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New Baltimore City Law Limits Employee Criminal Record Checks: How Health Care Employers Are Affected [Ober|Kaler]

Health Law Alert

"Ban the Box" laws are being passed in cities all across the United States. Ober|Kaler's Employment Group looks at the version passed by the Baltimore City Council and outlines what employers doing business in Baltimore need to know. 

Effective August 13, 2014, certain employers in Baltimore City will be restricted from asking applicants and employees about particular criminal history. The new law, passed by the City Council as a bill titled “Ban the Box” – Fair Criminal-Record Screening Practices, applies to employers with 10 or more full-time equivalent employees in Baltimore City, as well as applicants of those employers being considered for employment in Baltimore City. The law also differentiates between two types of criminal history – arrest records and conviction records.

Consequently, prior to August 13, 2014, if you are an employer with 10 or more employees in Baltimore City, it is imperative that you remove from your application any inquiry about criminal history and also train hiring staff for compliance with this new law.

Regarding arrest records, under this new law, covered employers are prohibited from asking or requiring applicants and current employees to disclose any arrest or criminal accusation that (1) is not pending and (2) has not resulted in a conviction. Likewise, if the covered employer learns of an arrest of or a criminal accusation against that person, the employer is prohibited from taking any adverse action based on that knowledge.

With regard to conviction records, covered employers are prohibited from asking or requiring from applicants the following until after a conditional offer of employment is extended; (1) asking an applicant about their criminal record, (2) requiring an applicant to disclose his or her criminal record or (3) conducting a criminal record check on an applicant. A criminal record, as distinguished from an arrest record, is defined as conviction arising from a verdict or plea of guilty or nolo contendere, including a sentence of incarceration or fine and a suspended sentence. Once a conditional offer of employment is extended, criminal record history is no longer restricted under this Baltimore City law. However, the Equal Employment Opportunity Commission, which enforces Title VII, the federal law prohibiting discrimination on the basis of race, among other characteristics, states that applicant/employee convictions should only be considered by employers when the convictions are “job related and consistent with business necessity.” In other words, employers should do targeted screening according to the nature of the specific job, and take into consideration the nature of the crime, as well as the time elapsed since the conviction.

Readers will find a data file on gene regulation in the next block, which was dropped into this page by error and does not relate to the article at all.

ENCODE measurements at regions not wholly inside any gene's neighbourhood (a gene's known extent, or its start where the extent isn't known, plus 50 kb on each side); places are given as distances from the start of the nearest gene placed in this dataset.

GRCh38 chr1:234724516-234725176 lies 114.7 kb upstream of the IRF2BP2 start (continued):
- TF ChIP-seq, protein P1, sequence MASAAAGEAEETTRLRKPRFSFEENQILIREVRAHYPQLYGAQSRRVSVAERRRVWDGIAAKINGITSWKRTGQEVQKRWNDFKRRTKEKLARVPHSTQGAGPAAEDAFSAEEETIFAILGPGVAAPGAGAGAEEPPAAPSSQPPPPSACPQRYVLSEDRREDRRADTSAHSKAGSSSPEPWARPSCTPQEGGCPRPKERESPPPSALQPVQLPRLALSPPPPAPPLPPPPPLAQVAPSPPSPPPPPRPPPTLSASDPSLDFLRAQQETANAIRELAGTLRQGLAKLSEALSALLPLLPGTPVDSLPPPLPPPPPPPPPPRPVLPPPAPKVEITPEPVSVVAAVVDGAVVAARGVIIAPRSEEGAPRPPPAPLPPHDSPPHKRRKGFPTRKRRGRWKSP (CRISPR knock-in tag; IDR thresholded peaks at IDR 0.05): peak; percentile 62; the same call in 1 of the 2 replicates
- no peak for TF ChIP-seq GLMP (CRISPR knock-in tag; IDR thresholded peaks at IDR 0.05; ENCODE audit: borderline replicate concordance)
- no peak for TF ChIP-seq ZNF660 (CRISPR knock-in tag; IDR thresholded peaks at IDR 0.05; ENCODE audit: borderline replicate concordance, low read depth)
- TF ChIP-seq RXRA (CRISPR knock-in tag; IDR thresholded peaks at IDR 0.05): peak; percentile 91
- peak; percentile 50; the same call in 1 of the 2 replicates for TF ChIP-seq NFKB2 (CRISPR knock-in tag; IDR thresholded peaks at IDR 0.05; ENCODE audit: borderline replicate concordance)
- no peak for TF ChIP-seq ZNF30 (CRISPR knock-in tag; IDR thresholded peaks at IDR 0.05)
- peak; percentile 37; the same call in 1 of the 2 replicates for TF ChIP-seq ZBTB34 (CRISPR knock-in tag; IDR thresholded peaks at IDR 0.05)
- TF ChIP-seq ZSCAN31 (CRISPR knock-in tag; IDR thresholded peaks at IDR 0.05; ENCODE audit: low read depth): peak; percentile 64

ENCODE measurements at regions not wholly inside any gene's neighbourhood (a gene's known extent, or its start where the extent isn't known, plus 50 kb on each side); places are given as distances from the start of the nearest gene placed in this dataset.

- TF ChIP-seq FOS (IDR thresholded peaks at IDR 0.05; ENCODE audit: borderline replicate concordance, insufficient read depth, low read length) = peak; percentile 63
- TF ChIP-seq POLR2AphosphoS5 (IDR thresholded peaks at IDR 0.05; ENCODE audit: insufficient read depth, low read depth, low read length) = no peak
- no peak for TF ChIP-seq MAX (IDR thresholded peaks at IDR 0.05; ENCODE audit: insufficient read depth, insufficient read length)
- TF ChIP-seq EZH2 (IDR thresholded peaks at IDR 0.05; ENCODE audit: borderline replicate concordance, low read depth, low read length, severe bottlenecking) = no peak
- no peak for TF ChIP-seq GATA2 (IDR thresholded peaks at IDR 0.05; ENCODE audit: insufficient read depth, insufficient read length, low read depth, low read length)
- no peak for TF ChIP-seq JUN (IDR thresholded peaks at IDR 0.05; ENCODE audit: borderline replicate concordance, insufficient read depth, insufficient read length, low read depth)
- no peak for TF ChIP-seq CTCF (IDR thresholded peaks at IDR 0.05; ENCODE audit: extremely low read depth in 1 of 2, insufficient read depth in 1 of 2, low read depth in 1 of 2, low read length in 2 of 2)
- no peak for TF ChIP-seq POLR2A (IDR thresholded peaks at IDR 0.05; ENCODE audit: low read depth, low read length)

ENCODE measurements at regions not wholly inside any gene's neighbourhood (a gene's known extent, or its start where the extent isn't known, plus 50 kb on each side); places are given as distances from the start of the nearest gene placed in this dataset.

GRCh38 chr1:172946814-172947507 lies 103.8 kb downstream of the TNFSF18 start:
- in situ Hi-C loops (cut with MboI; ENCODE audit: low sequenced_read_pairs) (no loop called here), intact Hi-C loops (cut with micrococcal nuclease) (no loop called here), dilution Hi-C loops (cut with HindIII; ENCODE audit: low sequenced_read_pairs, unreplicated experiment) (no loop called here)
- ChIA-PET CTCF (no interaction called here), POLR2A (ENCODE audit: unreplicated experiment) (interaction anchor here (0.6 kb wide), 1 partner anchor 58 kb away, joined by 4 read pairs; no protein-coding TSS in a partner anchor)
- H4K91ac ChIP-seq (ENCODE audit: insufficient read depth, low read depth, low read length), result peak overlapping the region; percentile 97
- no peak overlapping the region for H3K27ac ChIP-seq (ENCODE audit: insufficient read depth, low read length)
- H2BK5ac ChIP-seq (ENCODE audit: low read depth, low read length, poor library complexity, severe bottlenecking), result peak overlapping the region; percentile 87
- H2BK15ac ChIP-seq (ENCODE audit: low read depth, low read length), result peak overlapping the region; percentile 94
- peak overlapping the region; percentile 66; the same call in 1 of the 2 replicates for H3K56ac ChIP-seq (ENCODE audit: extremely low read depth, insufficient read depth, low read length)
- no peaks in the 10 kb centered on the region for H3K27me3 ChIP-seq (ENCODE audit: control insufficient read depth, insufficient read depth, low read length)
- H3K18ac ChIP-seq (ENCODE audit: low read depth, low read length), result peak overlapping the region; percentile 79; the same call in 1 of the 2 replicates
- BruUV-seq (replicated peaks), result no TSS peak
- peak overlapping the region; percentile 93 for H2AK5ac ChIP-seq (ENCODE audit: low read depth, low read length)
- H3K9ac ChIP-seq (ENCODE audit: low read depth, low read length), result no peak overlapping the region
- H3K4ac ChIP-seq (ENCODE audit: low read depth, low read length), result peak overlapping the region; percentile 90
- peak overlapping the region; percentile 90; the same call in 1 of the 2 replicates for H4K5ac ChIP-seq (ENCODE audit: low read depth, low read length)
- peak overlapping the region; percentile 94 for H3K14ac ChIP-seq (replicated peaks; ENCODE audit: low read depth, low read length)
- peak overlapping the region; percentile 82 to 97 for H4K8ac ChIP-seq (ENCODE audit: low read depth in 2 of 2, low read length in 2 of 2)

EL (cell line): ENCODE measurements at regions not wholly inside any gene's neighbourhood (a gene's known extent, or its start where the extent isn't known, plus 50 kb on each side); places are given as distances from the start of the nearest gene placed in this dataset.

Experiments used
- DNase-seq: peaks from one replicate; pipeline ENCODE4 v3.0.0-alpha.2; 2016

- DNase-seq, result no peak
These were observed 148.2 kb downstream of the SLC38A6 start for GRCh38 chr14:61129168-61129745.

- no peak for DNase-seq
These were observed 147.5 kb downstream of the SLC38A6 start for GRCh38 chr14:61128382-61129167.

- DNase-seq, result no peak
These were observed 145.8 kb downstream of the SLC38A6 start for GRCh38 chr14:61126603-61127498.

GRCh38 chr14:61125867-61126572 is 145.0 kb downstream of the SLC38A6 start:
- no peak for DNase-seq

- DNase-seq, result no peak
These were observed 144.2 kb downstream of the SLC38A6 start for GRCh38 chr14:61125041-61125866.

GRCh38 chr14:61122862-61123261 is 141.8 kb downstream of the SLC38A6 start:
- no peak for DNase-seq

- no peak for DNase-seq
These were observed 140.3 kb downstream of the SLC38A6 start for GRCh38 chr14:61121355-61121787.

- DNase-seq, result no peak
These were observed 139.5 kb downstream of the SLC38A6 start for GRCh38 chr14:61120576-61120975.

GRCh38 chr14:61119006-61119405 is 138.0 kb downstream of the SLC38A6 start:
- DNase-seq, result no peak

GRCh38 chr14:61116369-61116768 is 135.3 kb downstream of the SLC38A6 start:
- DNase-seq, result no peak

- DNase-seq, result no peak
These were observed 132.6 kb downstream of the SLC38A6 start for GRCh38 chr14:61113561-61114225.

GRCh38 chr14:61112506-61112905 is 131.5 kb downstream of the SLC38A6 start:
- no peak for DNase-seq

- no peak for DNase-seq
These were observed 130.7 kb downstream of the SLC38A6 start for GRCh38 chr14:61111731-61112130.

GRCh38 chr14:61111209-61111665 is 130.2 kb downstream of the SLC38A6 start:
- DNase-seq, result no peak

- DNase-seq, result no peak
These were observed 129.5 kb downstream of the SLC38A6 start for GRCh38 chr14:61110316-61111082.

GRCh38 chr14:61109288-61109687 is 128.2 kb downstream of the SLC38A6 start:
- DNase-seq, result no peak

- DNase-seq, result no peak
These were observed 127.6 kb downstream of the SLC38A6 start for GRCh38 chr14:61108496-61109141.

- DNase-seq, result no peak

Employers expressly authorized by another law to inquire about arrest records or convictions are exempted from this new Baltimore City law. For example, employees of certain types of child care facilities can and must still screen their employees as required by Maryland law.

For violations, employees can file a complaint with the Baltimore Community Relations Commission. The Commission may award any or all of the following remedies: back pay for lost wages caused by the violation, reinstatement to employment, compensatory damages and/or attorneys’ fees. Employers are prohibited from retaliating or discriminating against any person who makes a complaint. Finally, violators of this law can be charged with a misdemeanor and be subject to a fine of up to $500 and/or imprisonment for up to 90 days for each offense.

This law is one of many passed recently in jurisdictions across the country. The purpose of the law is to prevent unfair, blanket elimination of employees and applicants with criminal histories from employment consideration.

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